NORFOLK – Radio stations are one of the more important regional brands that define a community. In a geographic region, and through the years, a radio station’s call letters become associated with a set of numbers, namely the station’s frequency. (A great discussion of the history of the Federal Communications Commission and North American call signs is on Wikipedia.)
With radio, brand recognition comes from habit combined with the factors of frequency, band (AM, FM, LW, SW), formatting and call letters. Over and over again, a person turns on a radio, and tunes into a certain band and frequency. That frequency is connected in the listener’s memory to a certain set of entertainment, music, news, memories and ideas. That package is in turn connected to a slogan or format (Radio Free Europe, Today’s Hits, Bob FM, Hot Hits 103). So that’s why it is dangerous for a radio station to change its call letters, particularly if the station is a historic station. You lose the link.
If a radio station has call letters that are new, insipid or meaningless, then changing them to something better doesn’t hurt. And if a company has a big budget to advertise the change on television, companies can do it. But more often than not, a radio stations easily change their format and slogan but do not change the call letters. The reason? Call letters are not used as much in identifying radio stations anyway, and only on the hour, when stations traditionally identify themselves.
More often than not, radio stations make mistakes in picking new call letters. In addition, they make a mistake by the current practice of de-emphasizing them, as the call letters give a station its official status and link to generations of listeners.
One major call letter mistake was WNBC, which had a long tradition at 660 AM in New York. When that station switched to an all-sports format, they wanted the call letters WFAN. A vital link to the past was lost. In Virginia, owners changed the call letters of WGH AM 1310 before they changed them back. This was a particularly silly error as not only was WGH well known in the community, but three-letter call signs are rare in radio, and coveted.
The recent trend of de-emphasizing call letters in favor of station nicknames is not smart. Why? Because while formats and station nicknames change, the call letters often stay the same. Listeners and advertisers understand that formats change, but call letters do not.
The situation is particularly annoying when the station has a very long history, and associations have been made in famous historic photographs that are in the public mind. We noticed it recently when we encountered an old photo referencing WNOR.
In Norfolk, Virginia the radio station WNOR is one of the older sets of call letters. For decades, the station broadcast at 1230 AM, and later added an FM station, also called WNOR. The geographic connection was obvious. But today, the AM station broadcasts a popular standards format at WJOI. The stations are owned by Saga Communications of Grosse Point Farms, Michigan. Thankfully, the company has kept WNOR as the FM station; FM99 is a well-known rock formatted FM there.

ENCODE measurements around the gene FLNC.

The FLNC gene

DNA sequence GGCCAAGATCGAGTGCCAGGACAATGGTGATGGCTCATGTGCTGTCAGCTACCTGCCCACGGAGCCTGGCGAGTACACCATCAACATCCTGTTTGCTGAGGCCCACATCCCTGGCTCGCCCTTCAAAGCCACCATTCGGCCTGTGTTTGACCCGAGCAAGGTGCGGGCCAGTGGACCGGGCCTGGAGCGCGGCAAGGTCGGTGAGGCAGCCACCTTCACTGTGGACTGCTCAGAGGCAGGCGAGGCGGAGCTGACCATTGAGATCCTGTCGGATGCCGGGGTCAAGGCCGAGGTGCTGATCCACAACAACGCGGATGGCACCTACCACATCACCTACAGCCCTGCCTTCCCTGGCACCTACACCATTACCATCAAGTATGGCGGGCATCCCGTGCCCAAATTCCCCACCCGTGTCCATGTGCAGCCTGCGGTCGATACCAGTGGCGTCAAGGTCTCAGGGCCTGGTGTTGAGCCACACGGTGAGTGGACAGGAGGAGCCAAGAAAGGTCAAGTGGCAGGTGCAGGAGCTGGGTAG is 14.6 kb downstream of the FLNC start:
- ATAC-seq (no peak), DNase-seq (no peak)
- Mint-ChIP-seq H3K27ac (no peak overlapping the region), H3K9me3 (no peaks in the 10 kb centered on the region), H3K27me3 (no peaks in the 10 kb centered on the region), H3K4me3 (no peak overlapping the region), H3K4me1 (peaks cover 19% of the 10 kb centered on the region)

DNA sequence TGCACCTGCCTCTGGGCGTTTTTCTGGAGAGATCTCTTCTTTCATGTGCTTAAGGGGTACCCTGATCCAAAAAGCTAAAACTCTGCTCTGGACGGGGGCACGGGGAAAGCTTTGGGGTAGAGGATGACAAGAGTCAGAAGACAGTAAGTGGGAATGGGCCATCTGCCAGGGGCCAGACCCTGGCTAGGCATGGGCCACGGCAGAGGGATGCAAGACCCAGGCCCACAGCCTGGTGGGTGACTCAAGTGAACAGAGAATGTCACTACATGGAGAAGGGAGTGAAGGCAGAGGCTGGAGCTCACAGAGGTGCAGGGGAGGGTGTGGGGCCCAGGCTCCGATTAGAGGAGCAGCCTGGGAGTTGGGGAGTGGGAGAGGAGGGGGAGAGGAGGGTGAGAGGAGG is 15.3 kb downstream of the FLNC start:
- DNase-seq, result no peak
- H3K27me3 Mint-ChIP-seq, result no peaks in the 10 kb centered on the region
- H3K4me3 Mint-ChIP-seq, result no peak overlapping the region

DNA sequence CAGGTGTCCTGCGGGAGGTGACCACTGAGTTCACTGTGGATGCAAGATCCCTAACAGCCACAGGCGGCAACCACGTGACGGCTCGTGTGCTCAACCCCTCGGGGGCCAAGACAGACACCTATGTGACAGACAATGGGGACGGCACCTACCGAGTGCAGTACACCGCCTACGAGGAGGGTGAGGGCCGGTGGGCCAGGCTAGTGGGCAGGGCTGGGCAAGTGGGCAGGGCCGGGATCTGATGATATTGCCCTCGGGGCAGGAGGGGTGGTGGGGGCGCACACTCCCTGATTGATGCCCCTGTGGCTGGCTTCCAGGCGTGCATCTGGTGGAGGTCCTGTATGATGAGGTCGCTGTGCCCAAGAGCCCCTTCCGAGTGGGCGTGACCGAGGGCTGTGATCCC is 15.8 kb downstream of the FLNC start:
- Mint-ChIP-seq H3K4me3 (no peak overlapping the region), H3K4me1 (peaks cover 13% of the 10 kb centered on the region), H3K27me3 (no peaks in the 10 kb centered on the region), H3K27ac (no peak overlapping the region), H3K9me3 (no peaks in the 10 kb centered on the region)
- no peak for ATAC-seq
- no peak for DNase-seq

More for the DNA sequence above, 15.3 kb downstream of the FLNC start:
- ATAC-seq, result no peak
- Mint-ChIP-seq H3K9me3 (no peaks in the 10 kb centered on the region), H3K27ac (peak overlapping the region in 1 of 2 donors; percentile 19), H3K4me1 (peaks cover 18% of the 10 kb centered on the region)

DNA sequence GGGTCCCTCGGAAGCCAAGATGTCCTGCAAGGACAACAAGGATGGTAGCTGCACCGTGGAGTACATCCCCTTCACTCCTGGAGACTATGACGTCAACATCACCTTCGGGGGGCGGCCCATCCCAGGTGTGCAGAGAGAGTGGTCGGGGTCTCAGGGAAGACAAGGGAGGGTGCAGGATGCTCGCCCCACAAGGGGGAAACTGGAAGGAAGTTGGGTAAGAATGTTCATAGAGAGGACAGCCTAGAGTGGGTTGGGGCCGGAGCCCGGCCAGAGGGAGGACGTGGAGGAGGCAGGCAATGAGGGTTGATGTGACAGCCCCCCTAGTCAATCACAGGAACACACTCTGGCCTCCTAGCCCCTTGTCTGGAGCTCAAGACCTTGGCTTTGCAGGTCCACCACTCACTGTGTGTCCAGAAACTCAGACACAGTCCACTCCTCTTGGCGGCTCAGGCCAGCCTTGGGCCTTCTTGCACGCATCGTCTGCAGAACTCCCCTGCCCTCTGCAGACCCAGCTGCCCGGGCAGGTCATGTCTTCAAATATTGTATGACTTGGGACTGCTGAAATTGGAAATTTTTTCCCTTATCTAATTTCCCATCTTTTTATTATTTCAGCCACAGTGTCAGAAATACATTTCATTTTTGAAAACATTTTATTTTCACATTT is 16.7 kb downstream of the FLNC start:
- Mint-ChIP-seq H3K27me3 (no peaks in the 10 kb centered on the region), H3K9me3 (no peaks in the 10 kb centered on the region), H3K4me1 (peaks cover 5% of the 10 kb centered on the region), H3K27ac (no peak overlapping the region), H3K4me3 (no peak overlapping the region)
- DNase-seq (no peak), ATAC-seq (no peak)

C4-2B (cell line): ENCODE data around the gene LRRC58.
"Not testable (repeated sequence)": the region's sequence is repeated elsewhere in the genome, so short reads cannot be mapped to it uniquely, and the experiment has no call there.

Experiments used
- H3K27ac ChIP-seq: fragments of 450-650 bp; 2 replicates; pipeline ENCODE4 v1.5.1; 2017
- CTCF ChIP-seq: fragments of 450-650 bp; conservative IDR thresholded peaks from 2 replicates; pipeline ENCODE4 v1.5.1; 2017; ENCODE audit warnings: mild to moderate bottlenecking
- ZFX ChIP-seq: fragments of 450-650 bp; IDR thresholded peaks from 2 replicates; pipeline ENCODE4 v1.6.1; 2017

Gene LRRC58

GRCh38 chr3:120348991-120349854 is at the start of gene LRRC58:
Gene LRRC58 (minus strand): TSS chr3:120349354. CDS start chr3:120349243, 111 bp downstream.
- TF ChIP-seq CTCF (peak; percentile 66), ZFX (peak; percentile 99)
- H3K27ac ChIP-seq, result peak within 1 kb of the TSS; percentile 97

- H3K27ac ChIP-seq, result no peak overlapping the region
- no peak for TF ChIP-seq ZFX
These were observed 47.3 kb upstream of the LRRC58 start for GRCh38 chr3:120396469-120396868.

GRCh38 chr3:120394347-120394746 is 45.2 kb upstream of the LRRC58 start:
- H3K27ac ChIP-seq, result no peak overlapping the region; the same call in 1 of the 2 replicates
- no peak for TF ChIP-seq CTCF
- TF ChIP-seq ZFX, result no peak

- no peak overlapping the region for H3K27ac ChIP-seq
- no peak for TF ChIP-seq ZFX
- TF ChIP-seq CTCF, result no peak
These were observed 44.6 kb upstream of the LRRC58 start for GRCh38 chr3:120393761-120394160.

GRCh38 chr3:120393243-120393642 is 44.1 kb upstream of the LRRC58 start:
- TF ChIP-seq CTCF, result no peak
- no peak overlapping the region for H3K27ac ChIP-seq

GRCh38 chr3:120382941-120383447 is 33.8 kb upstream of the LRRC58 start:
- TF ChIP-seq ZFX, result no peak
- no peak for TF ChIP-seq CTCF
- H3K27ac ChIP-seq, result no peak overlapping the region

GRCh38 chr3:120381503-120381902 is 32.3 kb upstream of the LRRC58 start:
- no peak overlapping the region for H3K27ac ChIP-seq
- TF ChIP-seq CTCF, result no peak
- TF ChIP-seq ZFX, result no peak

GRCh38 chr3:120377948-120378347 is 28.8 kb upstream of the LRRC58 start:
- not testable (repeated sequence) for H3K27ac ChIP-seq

In the case of WNOR AM, the station’s legacy even goes to associations with John F. Kennedy; there is a famous photograph of him speaking in Norfolk during the presidential campaign of 1960. So it makes little sense to me that a popular standards station, no matter how well run, is better served with the call letters WJOI than WNOR. A station catering to oldsters ought to have an oldster name. WJOI would do well to take the approach of WABC AM 770 in New York, which has kept its call letters through changes in format, and runs an oldies music show on Saturday nights that shows off the old format of the station. (Weekends are a dead time for radio, so the effort helps brand the station while not cutting into any revenue. Read our post The Genius of WABC.)
Of course, in light of the tanking of the radio industry (Saga’s stock is way down), pointing out little marketing problems like call letter switches seems miniscule compared with larger industry problems. But to me, they are but a symptom of the whole industry’s problem, which is that they are no longer connected to their geography and local markets. In the case of Saga, they seem to run a better radio station than most. But still, it was not the right decision, and thankfully, the FCC lets stations reverse if needed.
In the Norfolk market, I have one other bone to pick. Sinclair Communications’ WTAR, another legacy station, is no longer at 790 AM; it is at 850 AM. For most of history, 850 AM was the soul radio station WRAP. It is now WTAR. The rationale for this was explained to me once by a station manager, but I never really got it. These two stations provide good news talk programming; it would be so much more sensible if they got the call letters straight.